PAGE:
I spotted this plant dyeing workshop held in Bristol with Ria Burns a while ago. I’ve had a little foray into plant dyeing a while back, not altogether successful, but I think doing this course has given me some confidence to try again. I’ve been imagining the dolls dressed in linens, cottons and silks in those lovely subtle colours you only get with plant dyes.
In the introduction Ria talked about when to mordant your fabric/yarn and how. There are three types of plant dyes,
1 . Substantive such as walnuts, pomegranate skins and tree bark, which have there own natural tannins and you do not need to mordant the fabric/yarn.
2. Adjective such as avocado, madder, onion skins and weld which require you to mordant the fabric/yarn
3. Fugitive such as red cabbage, beetroot and berries, basically don’t bother the colour will not last whatever you do!
We were given an array of mini skeins of yarn, all British breeds ranging from a super chunky roving Cheviot wool to a 4 ply lambswool a mixture of Shetland and Romney grey.
Four pots of dyes were gently simmering, and we chose which yarn we wanted in each pot. There were a couple of variations you could, you could leave the yarn half out the pot or you could knot the yarn, both gave a final variegated result. The fresh weld was literally picked in the morning by Ria before the class. The avocado stones can be used again and again until they disintegrate. Top tip – store them in your freezer until you need them.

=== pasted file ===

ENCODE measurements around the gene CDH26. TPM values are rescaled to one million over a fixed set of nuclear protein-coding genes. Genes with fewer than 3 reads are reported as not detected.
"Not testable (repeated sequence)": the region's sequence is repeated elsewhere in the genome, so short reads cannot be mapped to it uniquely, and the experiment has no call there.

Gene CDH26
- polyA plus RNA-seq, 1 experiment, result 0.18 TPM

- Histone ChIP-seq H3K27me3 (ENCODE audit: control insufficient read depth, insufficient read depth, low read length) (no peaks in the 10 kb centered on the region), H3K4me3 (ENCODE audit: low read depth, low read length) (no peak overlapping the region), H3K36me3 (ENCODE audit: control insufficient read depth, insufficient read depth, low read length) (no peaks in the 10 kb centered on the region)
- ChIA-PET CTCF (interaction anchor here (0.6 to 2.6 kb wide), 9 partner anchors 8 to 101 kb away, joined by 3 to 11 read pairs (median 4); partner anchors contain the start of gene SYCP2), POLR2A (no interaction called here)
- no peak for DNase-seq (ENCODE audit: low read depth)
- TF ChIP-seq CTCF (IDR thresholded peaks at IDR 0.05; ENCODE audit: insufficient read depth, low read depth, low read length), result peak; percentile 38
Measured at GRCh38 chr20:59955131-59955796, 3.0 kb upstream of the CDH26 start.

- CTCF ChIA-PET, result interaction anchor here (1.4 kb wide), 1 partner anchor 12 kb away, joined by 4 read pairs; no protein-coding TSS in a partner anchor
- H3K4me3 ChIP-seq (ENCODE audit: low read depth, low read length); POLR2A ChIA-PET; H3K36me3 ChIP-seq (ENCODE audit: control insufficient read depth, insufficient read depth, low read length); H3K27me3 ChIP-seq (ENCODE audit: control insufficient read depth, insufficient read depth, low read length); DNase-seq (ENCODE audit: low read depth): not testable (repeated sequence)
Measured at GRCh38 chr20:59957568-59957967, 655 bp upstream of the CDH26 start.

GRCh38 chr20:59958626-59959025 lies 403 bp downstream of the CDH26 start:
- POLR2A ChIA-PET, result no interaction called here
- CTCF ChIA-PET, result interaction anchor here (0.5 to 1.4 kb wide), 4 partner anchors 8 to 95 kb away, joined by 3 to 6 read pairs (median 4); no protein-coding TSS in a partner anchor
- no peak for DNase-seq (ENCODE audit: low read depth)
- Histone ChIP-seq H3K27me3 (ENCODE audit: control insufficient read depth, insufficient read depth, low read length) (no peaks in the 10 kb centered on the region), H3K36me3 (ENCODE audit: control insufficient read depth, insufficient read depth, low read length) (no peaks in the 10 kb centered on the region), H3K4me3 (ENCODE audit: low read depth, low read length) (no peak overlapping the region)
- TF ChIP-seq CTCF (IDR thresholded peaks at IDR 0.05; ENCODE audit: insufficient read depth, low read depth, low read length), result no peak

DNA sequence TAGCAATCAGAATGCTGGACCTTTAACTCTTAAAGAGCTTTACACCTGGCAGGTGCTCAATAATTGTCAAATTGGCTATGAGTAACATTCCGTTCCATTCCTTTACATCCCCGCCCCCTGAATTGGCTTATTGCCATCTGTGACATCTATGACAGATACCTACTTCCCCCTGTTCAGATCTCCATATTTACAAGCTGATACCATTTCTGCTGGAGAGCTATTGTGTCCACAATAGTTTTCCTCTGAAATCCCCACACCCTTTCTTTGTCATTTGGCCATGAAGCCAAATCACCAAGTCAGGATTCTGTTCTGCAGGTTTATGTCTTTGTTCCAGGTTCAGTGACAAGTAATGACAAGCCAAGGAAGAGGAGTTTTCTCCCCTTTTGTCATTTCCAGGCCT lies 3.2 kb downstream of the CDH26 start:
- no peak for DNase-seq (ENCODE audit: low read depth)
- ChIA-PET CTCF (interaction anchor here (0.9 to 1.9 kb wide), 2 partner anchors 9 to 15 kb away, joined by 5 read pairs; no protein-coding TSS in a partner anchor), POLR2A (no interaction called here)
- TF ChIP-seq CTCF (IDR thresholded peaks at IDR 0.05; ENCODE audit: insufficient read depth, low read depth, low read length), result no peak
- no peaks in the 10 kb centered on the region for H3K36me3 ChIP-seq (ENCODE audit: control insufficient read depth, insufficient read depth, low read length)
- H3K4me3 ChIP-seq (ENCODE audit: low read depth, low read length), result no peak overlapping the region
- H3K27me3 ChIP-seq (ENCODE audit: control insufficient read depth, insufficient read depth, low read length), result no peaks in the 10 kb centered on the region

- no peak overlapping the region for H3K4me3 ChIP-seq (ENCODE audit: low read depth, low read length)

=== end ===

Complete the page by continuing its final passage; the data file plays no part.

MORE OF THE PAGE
An added twist to the dyeing process was to add soda crystals part way through the simmering process. This changed the pH to more alkaline and changed the dye colour instantly. Most noticeable were the avocado stones which went pinker. As a group we decided all the pots except madder should go alkaline. Once they’d simmered for an hour or so we then drained them. How fabulous do they look now?
We took our precious bundles home to dry, then wash and make into wonderful things.
There are so many variables in this process and Ria kept note books of her ‘recipes’, they were lovely to read.
My plans for plant dyeing as I don’t have a garden include madder, as you can get it in powder form, avocado stones as I eat these, onion skins because, well that should be easy and anything else I can forage.